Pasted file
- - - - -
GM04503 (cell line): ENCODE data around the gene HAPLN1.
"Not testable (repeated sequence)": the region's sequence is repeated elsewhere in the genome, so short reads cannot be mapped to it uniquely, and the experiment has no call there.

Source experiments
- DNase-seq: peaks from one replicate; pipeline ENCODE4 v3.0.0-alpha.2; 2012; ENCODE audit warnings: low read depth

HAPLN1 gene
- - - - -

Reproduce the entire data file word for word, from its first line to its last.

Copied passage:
GM04503 (cell line): ENCODE data around the gene HAPLN1.
"Not testable (repeated sequence)": the region's sequence is repeated elsewhere in the genome, so short reads cannot be mapped to it uniquely, and the experiment has no call there.

Source experiments
- DNase-seq: peaks from one replicate; pipeline ENCODE4 v3.0.0-alpha.2; 2012; ENCODE audit warnings: low read depth

HAPLN1 gene